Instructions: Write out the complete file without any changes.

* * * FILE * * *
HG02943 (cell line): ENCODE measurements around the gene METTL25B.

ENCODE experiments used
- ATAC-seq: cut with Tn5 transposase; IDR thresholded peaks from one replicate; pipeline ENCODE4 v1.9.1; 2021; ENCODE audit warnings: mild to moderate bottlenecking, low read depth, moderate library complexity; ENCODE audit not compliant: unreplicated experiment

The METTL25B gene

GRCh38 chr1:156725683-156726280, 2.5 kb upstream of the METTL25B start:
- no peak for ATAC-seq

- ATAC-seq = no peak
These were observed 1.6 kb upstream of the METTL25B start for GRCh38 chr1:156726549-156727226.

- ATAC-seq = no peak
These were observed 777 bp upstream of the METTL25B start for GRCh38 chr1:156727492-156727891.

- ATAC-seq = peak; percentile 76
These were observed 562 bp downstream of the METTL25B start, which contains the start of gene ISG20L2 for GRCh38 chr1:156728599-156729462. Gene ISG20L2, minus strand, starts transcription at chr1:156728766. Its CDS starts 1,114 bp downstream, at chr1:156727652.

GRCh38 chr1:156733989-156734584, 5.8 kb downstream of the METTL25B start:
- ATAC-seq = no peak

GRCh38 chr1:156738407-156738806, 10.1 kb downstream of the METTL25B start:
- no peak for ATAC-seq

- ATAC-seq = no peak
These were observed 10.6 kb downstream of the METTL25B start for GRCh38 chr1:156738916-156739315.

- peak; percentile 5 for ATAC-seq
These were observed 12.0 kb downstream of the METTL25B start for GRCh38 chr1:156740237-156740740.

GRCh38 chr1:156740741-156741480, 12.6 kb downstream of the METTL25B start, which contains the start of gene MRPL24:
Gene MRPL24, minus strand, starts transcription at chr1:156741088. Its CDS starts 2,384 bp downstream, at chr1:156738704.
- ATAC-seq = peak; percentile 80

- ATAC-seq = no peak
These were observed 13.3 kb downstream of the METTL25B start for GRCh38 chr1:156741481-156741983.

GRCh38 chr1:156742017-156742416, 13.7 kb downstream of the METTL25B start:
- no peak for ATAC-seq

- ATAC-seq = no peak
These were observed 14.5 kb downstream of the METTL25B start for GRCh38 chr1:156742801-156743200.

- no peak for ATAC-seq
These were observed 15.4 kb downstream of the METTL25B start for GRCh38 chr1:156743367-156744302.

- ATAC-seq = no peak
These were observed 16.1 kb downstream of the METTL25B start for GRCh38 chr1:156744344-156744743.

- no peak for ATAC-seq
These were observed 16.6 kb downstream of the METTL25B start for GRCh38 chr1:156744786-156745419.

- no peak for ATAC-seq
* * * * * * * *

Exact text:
HG02943 (cell line): ENCODE measurements around the gene METTL25B.

ENCODE experiments used
- ATAC-seq: cut with Tn5 transposase; IDR thresholded peaks from one replicate; pipeline ENCODE4 v1.9.1; 2021; ENCODE audit warnings: mild to moderate bottlenecking, low read depth, moderate library complexity; ENCODE audit not compliant: unreplicated experiment

The METTL25B gene

GRCh38 chr1:156725683-156726280, 2.5 kb upstream of the METTL25B start:
- no peak for ATAC-seq

- ATAC-seq = no peak
These were observed 1.6 kb upstream of the METTL25B start for GRCh38 chr1:156726549-156727226.

- ATAC-seq = no peak
These were observed 777 bp upstream of the METTL25B start for GRCh38 chr1:156727492-156727891.

- ATAC-seq = peak; percentile 76
These were observed 562 bp downstream of the METTL25B start, which contains the start of gene ISG20L2 for GRCh38 chr1:156728599-156729462. Gene ISG20L2, minus strand, starts transcription at chr1:156728766. Its CDS starts 1,114 bp downstream, at chr1:156727652.

GRCh38 chr1:156733989-156734584, 5.8 kb downstream of the METTL25B start:
- ATAC-seq = no peak

GRCh38 chr1:156738407-156738806, 10.1 kb downstream of the METTL25B start:
- no peak for ATAC-seq

- ATAC-seq = no peak
These were observed 10.6 kb downstream of the METTL25B start for GRCh38 chr1:156738916-156739315.

- peak; percentile 5 for ATAC-seq
These were observed 12.0 kb downstream of the METTL25B start for GRCh38 chr1:156740237-156740740.

GRCh38 chr1:156740741-156741480, 12.6 kb downstream of the METTL25B start, which contains the start of gene MRPL24:
Gene MRPL24, minus strand, starts transcription at chr1:156741088. Its CDS starts 2,384 bp downstream, at chr1:156738704.
- ATAC-seq = peak; percentile 80

- ATAC-seq = no peak
These were observed 13.3 kb downstream of the METTL25B start for GRCh38 chr1:156741481-156741983.

GRCh38 chr1:156742017-156742416, 13.7 kb downstream of the METTL25B start:
- no peak for ATAC-seq

- ATAC-seq = no peak
These were observed 14.5 kb downstream of the METTL25B start for GRCh38 chr1:156742801-156743200.

- no peak for ATAC-seq
These were observed 15.4 kb downstream of the METTL25B start for GRCh38 chr1:156743367-156744302.

- ATAC-seq = no peak
These were observed 16.1 kb downstream of the METTL25B start for GRCh38 chr1:156744344-156744743.

- no peak for ATAC-seq
These were observed 16.6 kb downstream of the METTL25B start for GRCh38 chr1:156744786-156745419.

- no peak for ATAC-seq